Thom Hartmann: Right. We're talking with Chris Gregoire the governor of the great state of Wisconsin… Washington. Boy. I had to be here, we had to be here at 4:30 this morning to do the security sweep for the secret service and it's just been downhill from there. My apologies.

Christine Gregoire: Wow.

Thom Hartmann: Anyhow, I think it's remarkable what you've been doing and what, you know, to not be too political but it seems like the message from the people who control the House of Representatives, shall we say, is no we are not going to do anything, you want to spend money it ain't going to happen, whether it's an investment or saving grandma's life, I mean whatever. How, do we just wait until 2013, do we, obviously this is something grass roots action, a lot that can be done in the states. I know, you know in 24 states that are controlled by republican governors and legislatures they've cut payrolls, they've cut taxes and they've actually seen the GDP drop by a half a point on average. 25 states that have democrats largely in charge have seen GDP increase by about a half a point. So you know there's some fact based evidence out there but it doesn't seem to be influencing anybody in Washington, at least in the House of Representatives. Where do we go with this? How do we wake people up, what do we do?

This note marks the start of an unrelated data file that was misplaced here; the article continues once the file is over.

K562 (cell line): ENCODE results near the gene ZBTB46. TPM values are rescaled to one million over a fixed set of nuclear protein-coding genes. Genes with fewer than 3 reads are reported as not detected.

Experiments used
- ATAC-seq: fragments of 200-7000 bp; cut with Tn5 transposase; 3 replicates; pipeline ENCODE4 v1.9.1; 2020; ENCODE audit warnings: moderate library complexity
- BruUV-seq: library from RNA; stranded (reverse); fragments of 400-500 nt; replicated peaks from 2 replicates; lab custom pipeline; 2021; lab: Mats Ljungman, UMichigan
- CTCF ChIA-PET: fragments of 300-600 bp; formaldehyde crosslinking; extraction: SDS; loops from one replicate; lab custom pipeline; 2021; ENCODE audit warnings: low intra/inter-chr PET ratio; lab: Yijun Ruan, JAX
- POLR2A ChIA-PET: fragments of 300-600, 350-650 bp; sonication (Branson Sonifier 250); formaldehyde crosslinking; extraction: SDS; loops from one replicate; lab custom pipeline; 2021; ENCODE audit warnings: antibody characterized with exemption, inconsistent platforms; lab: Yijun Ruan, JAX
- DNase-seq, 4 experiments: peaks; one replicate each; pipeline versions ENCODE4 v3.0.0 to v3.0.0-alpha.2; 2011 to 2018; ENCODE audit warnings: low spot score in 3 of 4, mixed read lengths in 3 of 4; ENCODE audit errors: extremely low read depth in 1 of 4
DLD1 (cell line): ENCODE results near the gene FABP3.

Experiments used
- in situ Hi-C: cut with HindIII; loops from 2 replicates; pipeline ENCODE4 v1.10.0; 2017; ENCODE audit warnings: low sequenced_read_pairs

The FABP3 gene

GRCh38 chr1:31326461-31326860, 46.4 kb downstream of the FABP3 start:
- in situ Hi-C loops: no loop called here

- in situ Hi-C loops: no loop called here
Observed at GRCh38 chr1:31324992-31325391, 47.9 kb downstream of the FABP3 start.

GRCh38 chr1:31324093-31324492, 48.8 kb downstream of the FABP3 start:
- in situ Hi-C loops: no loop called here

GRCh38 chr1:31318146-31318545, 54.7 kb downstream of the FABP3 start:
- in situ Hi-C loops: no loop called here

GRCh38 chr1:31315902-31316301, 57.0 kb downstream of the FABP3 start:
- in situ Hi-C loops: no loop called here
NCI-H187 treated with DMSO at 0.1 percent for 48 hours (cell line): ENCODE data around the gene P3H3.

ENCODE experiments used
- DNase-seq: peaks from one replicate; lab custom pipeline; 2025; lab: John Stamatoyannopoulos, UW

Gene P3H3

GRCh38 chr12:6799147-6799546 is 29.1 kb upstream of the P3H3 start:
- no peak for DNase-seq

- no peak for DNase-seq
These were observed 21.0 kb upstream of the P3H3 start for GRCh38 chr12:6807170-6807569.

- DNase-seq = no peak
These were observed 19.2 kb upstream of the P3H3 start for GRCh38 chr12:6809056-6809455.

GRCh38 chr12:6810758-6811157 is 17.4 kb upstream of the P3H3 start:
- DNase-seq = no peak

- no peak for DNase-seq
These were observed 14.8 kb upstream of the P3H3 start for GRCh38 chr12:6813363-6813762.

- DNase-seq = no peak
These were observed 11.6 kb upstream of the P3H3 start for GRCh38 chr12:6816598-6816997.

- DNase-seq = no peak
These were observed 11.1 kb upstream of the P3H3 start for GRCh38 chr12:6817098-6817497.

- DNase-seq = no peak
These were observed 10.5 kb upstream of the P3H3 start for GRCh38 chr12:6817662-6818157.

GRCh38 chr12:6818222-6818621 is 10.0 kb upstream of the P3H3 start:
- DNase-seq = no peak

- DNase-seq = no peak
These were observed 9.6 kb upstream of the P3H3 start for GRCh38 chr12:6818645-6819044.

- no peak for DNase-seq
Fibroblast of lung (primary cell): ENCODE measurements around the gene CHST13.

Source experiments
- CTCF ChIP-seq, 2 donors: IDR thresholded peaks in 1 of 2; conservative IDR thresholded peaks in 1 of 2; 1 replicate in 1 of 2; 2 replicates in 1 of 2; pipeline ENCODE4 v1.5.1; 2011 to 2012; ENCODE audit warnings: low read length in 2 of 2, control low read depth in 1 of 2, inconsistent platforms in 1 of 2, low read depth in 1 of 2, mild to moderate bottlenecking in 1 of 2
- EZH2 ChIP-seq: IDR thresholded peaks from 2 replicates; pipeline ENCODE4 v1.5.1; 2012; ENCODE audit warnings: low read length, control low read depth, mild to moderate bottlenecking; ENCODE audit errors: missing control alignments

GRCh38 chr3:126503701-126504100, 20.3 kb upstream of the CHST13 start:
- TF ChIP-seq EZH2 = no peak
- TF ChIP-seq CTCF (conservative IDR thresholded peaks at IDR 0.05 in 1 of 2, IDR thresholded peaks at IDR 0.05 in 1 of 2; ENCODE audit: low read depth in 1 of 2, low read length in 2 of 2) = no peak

Christine Gregoire: Let me give you one example. We're dedicated to a program in our state, largely led by a private sector company called McKinstry, that says we'll go in and we'll retrofit your school, your building, your business, and you pay us back with the savings that you get over the first few years.

Thom Hartmann: No money up front.

Christine Gregoire: No money up front. That's the kind of creativity and innovation that if congress would step up to it, to include the republican dominated House of Representatives, we could continue to lead across the glove. But to sit there and do nothing and say because we're in economic crisis means we take a time out and do nothing means that what I saw when I, you know, went to Copenhagen, means that we're going to fall further and further behind and make it impossible for us to catch up. And when it comes to our national security, to jobs of tomorrow, this really is where we have to keep investing. R and D is critical. States can't do it. It's a federal government leadership role. So to say that we're going to leave a legacy to our children of nothing is, in my opinion, the exact wrong thing for America. We need to continue to have the federal government exercise leaderships. Be smart about it, do the investment of we'll retrofit, you pay us back with your savings, and ultimately you keep the savings because you've paid us back. Those are the kind of smart things we can be doing.